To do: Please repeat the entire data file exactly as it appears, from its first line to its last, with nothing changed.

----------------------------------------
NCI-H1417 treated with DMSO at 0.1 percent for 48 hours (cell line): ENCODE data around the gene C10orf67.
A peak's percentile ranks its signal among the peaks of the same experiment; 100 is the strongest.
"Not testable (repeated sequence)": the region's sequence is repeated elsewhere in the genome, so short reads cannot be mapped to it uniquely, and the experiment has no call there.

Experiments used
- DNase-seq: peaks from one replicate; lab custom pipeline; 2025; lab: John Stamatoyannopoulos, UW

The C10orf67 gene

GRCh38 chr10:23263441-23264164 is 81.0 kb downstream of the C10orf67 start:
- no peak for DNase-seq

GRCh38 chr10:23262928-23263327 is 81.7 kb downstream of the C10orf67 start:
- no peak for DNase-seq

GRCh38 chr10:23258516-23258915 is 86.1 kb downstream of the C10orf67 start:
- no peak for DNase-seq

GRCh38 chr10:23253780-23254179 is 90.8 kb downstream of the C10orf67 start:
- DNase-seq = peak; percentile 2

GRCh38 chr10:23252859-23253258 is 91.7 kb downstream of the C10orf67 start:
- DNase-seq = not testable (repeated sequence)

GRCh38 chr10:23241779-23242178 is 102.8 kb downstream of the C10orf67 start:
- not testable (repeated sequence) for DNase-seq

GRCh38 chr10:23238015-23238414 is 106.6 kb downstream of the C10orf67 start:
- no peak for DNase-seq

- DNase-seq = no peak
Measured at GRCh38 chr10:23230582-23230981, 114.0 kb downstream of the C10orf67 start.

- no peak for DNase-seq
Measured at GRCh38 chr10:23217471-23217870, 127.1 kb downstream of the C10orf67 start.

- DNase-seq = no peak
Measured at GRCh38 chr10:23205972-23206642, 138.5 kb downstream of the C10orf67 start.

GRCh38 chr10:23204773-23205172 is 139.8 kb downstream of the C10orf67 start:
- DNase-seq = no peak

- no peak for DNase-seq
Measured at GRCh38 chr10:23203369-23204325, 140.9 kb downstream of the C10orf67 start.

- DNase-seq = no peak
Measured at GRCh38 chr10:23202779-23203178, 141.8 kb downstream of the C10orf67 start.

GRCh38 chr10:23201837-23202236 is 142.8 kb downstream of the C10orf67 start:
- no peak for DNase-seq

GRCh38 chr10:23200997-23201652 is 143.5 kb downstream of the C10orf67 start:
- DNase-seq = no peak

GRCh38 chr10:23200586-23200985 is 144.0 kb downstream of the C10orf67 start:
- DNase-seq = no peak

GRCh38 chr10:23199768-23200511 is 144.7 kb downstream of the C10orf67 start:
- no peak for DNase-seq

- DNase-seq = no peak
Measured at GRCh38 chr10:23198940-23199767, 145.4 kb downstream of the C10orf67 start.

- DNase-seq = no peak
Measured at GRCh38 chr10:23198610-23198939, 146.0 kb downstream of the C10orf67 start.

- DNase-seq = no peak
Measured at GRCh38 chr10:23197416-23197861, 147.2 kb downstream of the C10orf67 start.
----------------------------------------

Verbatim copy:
NCI-H1417 treated with DMSO at 0.1 percent for 48 hours (cell line): ENCODE data around the gene C10orf67.
A peak's percentile ranks its signal among the peaks of the same experiment; 100 is the strongest.
"Not testable (repeated sequence)": the region's sequence is repeated elsewhere in the genome, so short reads cannot be mapped to it uniquely, and the experiment has no call there.

Experiments used
- DNase-seq: peaks from one replicate; lab custom pipeline; 2025; lab: John Stamatoyannopoulos, UW

The C10orf67 gene

GRCh38 chr10:23263441-23264164 is 81.0 kb downstream of the C10orf67 start:
- no peak for DNase-seq

GRCh38 chr10:23262928-23263327 is 81.7 kb downstream of the C10orf67 start:
- no peak for DNase-seq

GRCh38 chr10:23258516-23258915 is 86.1 kb downstream of the C10orf67 start:
- no peak for DNase-seq

GRCh38 chr10:23253780-23254179 is 90.8 kb downstream of the C10orf67 start:
- DNase-seq = peak; percentile 2

GRCh38 chr10:23252859-23253258 is 91.7 kb downstream of the C10orf67 start:
- DNase-seq = not testable (repeated sequence)

GRCh38 chr10:23241779-23242178 is 102.8 kb downstream of the C10orf67 start:
- not testable (repeated sequence) for DNase-seq

GRCh38 chr10:23238015-23238414 is 106.6 kb downstream of the C10orf67 start:
- no peak for DNase-seq

- DNase-seq = no peak
Measured at GRCh38 chr10:23230582-23230981, 114.0 kb downstream of the C10orf67 start.

- no peak for DNase-seq
Measured at GRCh38 chr10:23217471-23217870, 127.1 kb downstream of the C10orf67 start.

- DNase-seq = no peak
Measured at GRCh38 chr10:23205972-23206642, 138.5 kb downstream of the C10orf67 start.

GRCh38 chr10:23204773-23205172 is 139.8 kb downstream of the C10orf67 start:
- DNase-seq = no peak

- no peak for DNase-seq
Measured at GRCh38 chr10:23203369-23204325, 140.9 kb downstream of the C10orf67 start.

- DNase-seq = no peak
Measured at GRCh38 chr10:23202779-23203178, 141.8 kb downstream of the C10orf67 start.

GRCh38 chr10:23201837-23202236 is 142.8 kb downstream of the C10orf67 start:
- no peak for DNase-seq

GRCh38 chr10:23200997-23201652 is 143.5 kb downstream of the C10orf67 start:
- DNase-seq = no peak

GRCh38 chr10:23200586-23200985 is 144.0 kb downstream of the C10orf67 start:
- DNase-seq = no peak

GRCh38 chr10:23199768-23200511 is 144.7 kb downstream of the C10orf67 start:
- no peak for DNase-seq

- DNase-seq = no peak
Measured at GRCh38 chr10:23198940-23199767, 145.4 kb downstream of the C10orf67 start.

- DNase-seq = no peak
Measured at GRCh38 chr10:23198610-23198939, 146.0 kb downstream of the C10orf67 start.

- DNase-seq = no peak
Measured at GRCh38 chr10:23197416-23197861, 147.2 kb downstream of the C10orf67 start.